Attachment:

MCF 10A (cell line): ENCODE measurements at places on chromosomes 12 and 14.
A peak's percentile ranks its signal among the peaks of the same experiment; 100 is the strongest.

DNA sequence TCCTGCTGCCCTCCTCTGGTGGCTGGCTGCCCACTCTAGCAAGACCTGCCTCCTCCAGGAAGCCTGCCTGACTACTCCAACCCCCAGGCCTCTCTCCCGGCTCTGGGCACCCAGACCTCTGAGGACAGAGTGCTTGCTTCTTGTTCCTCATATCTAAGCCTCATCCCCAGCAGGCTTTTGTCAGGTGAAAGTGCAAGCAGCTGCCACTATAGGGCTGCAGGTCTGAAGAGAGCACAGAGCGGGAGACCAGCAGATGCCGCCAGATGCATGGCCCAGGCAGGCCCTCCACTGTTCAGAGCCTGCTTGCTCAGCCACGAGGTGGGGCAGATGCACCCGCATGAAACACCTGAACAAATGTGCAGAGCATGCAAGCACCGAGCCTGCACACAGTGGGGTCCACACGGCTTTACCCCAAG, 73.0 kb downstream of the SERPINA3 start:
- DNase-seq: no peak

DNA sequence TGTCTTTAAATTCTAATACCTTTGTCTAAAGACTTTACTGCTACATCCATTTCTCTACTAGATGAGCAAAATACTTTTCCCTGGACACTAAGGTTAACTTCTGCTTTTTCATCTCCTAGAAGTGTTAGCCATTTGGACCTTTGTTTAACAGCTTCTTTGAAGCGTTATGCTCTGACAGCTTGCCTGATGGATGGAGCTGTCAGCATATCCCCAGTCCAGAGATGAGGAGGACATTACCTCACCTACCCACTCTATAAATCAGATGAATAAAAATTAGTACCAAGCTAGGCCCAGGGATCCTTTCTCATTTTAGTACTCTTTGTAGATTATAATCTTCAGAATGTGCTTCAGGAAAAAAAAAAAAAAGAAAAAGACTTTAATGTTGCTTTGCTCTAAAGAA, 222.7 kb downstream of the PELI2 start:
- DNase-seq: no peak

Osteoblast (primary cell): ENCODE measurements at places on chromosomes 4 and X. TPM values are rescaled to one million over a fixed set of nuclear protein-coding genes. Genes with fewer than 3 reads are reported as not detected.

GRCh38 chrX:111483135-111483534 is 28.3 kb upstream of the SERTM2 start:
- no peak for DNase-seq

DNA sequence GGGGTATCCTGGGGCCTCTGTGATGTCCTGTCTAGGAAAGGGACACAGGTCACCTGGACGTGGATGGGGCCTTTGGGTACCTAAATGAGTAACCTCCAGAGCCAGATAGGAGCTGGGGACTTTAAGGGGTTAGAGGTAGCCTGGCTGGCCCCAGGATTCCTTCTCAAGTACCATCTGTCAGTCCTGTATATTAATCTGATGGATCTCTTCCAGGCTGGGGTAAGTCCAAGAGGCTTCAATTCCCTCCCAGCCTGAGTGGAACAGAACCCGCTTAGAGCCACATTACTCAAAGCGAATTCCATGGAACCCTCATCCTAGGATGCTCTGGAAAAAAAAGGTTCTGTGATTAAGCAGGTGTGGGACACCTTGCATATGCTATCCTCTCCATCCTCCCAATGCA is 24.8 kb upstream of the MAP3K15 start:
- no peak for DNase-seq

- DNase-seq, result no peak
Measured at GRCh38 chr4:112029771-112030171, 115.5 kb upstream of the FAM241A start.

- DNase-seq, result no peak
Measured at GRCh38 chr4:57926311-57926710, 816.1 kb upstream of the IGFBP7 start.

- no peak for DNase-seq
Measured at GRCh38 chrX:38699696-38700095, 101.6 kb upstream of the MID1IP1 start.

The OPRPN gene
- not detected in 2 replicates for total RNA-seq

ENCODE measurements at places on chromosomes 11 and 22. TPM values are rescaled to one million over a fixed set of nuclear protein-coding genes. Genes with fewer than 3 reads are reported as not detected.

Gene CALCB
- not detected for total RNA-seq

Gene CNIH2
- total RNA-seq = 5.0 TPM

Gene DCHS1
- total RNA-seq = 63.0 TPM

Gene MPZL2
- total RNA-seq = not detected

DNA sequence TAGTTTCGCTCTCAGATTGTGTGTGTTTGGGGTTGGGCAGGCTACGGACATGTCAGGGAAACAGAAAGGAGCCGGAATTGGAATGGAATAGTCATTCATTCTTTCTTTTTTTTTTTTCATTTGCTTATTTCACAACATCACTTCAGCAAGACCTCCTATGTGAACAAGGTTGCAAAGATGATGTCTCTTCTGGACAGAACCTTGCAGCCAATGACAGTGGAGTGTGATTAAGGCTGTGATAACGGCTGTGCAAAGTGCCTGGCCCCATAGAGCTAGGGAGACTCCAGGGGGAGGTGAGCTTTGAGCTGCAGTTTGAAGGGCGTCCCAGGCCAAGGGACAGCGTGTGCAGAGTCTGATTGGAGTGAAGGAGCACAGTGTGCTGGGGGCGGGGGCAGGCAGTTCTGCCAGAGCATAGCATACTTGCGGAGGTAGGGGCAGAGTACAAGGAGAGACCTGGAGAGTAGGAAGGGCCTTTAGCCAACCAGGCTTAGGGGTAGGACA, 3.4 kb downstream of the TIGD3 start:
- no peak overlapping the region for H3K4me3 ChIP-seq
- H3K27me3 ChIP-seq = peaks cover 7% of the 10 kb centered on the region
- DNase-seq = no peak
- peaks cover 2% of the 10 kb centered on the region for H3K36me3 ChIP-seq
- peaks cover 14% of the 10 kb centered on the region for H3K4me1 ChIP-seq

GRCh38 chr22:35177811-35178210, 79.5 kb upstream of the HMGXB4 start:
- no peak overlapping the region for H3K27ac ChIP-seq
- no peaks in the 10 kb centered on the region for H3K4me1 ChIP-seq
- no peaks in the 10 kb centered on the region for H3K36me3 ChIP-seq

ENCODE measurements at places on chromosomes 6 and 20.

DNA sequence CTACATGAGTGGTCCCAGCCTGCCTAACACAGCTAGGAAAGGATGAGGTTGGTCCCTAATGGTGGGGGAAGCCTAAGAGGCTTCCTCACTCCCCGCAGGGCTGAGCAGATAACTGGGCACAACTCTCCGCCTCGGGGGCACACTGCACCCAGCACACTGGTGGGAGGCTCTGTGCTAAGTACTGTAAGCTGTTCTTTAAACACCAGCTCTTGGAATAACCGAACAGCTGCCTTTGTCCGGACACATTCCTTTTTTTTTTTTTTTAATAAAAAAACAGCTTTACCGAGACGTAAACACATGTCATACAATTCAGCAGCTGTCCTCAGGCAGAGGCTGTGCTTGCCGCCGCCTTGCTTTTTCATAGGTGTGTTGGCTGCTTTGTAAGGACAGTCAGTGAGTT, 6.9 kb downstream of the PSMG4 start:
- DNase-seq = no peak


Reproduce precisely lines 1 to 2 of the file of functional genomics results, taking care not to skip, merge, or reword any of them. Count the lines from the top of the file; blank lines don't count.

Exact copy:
MCF 10A (cell line): ENCODE measurements at places on chromosomes 12 and 14.
A peak's percentile ranks its signal among the peaks of the same experiment; 100 is the strongest.